TCS Daily

China Clears Way for 20-20 Foresight in Foreign Policy

By Ken Adelman - April 9, 2001 12:00 AM

The China standoff tells us a lot we already knew about Chinese decisionmakers, and a lot we didn't yet know about American decisionmakers.

That the Chinese are arrogant, stubborn, xenophobic, and let emotional reactions override cool self-interest has been reinforced over the past week. That the Chinese will be trouble for U.S. interests -- not globally, but regionally in Asia - is unmistakable now.

"Neither war nor peace" was Trotsky's approach for the nascent Soviet Union. "Neither friend nor foe" will be the hard-headed American approach for the emerging China now.

Luckily, the new American team is hard-headed. The Nixon-Kissinger, and later the Bush-Scowcroft, duos viewed China sentimentally -- even after the Tiananmen Square mow-down of 1989. Likewise, the Clinton-Strobe Talbott team viewed Russia sentimentally -- even after Moscow stirred up trouble in Iraq, Iran, Chechnya, and especially in its neighboring states.

No such sentimentality blinds the Bush Administration, which looks at the world in a clear, realistic manner.

Besides realism, the Bush foreign-policy team has a welcome frankness to it.

Most Administrations, especially early on, avoid blunt words or actions. When saddled with bad leftovers -- like the Kyoto accord, myriad midnight regulations, trade tugs, and ABM Treaty soft-shoe shuffles -- the temptation for policymakers is to blur differences while clearing their throats for a few months.

Not these guys. They step up, bluntly say what's no good, and move on. That's not only refreshing; it's a far better way to manage national security -- where clarity is courage.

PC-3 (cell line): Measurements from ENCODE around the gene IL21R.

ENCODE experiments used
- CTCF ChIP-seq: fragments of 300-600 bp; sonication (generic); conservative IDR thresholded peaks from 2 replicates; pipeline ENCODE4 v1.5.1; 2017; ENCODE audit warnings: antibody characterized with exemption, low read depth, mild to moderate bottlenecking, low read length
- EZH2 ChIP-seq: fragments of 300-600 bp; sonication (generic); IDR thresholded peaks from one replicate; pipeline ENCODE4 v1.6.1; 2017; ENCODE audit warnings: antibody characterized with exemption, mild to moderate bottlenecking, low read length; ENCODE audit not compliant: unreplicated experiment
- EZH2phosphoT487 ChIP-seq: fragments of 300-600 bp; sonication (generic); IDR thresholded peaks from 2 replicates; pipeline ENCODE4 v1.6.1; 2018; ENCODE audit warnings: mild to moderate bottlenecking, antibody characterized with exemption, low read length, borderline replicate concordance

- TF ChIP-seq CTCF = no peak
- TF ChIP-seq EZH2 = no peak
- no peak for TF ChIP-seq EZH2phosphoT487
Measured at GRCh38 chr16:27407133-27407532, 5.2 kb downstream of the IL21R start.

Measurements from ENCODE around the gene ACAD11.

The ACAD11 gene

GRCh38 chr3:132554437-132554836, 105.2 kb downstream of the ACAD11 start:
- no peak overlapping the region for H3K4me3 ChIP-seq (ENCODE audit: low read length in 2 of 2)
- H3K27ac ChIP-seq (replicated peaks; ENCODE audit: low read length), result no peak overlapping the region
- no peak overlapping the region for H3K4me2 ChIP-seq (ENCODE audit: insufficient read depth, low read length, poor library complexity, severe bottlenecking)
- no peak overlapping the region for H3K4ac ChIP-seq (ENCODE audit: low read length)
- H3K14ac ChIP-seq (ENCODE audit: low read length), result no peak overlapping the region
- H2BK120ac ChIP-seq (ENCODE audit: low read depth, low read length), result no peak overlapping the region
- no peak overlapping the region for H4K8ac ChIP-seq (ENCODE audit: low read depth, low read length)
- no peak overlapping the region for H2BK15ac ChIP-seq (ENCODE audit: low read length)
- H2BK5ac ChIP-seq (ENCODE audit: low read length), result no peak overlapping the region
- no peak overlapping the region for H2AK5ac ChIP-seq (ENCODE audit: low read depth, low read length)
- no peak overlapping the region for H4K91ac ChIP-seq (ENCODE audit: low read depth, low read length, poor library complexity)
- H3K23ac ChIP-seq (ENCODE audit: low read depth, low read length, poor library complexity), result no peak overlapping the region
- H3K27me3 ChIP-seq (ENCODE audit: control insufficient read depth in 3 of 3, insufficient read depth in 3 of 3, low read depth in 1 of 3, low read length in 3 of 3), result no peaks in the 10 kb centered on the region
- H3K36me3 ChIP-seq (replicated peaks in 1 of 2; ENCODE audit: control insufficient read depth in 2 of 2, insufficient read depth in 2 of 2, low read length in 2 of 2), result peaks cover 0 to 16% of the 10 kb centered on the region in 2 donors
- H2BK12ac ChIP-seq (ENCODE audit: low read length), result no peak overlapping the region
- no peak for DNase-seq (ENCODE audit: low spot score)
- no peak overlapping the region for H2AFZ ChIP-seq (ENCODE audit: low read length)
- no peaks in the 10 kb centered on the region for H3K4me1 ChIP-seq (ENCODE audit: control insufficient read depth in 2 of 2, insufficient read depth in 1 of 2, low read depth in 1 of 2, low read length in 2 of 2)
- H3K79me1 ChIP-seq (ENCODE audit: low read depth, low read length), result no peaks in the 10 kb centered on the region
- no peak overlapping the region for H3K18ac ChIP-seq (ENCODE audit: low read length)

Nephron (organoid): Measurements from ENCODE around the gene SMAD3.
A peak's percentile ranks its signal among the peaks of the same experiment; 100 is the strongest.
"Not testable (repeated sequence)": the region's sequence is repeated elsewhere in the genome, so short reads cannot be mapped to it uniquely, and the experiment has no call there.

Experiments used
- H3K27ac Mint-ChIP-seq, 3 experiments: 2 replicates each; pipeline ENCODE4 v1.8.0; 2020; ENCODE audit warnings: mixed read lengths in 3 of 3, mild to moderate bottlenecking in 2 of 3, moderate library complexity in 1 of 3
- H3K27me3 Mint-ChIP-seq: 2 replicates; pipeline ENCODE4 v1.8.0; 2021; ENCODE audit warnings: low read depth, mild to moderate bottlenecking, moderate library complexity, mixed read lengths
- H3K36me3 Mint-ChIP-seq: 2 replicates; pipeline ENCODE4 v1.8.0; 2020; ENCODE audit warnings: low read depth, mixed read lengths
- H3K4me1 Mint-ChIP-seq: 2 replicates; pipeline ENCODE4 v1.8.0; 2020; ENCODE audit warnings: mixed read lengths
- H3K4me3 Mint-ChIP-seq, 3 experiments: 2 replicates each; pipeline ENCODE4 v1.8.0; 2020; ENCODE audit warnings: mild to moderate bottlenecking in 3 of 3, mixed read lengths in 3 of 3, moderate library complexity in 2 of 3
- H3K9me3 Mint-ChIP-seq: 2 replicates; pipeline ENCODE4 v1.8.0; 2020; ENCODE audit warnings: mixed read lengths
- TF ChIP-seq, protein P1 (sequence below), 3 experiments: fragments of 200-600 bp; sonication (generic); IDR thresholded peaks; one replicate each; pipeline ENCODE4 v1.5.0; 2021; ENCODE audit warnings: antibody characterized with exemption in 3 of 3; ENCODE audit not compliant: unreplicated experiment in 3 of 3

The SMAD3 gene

Such directness better positions the U.S. in dealings with adversaries.

Who knows if Saddam Hussein would have been deterred from invading Kuwait if the U.S. ambassador, and entire Bush team, in 1990 - had been clear before the fact that such an invasion "will not stand"? Who knows if Leonid Brezhnev would have been deterred from invading Afghanistan had the Carter team in 1979 been clear before the fact about our strong reaction?

Noone knows, but I suspect the wishy-washy messages they sent emboldened these acts of aggression. Why not pick off a country if it's no big deal to the major superpower?

Besides warning enemies, clarity from Washington helps friends. All foreign leaders today must calibrate their own policies to America's approach. That's what living with a superpower entails.

Clarity makes that easier. Just this week, I met the top leader of a friendly Middle East country. In our private talk, which centered on Iraq, he explained that over the past year of the Clinton Administration, he welcomed three presidential envoys in his capital. One explained that the President was determined to overthrow Saddam, another that the sanctions against Iraq would remain tight, and the third that the U.S. would prove more conciliatory to Iraq.

"What," he asked me, "was I supposed to make of all this?" Above all, he was worried about getting out on a limb on Iraq policy only to find the U.S. leaving him there - exposed and terribly vulnerable.

Given what I've seen, I assured him that no such thing can happen with those now in Washington.

Another aspect of the current Administration is competent engagement. George W. Bush hardly mentioned foreign policy and national security during the presidential campaign. When he did, it was unimpressive. He seemed awfully unsure of himself and generally uninterested.

Yet he assembled the most competent foreign policy team ever, with Dick Cheney, Colin Powell, Don Rumsfeld, Condi Rice, Paul Wolfowitz, and Rich Armitage handling normal issues with a sure hand, and this mini-crisis with China with cool aplomb.

Moreover, the President himself is surprisingly engaged. Last week when a key official from India came to call on National Security Advisor Rice, the President sauntered down the hall to sit in for a minute, and then invited them into the Oval Office. There for 45 more minutes, unscheduled and in private -- with no subsequent announcement to the press -- the President discussed U.S. relations with India. While that's important, it was hardly urgent for him to do in an awfully busy week.

In a nutshell, so far, so good. Very good.


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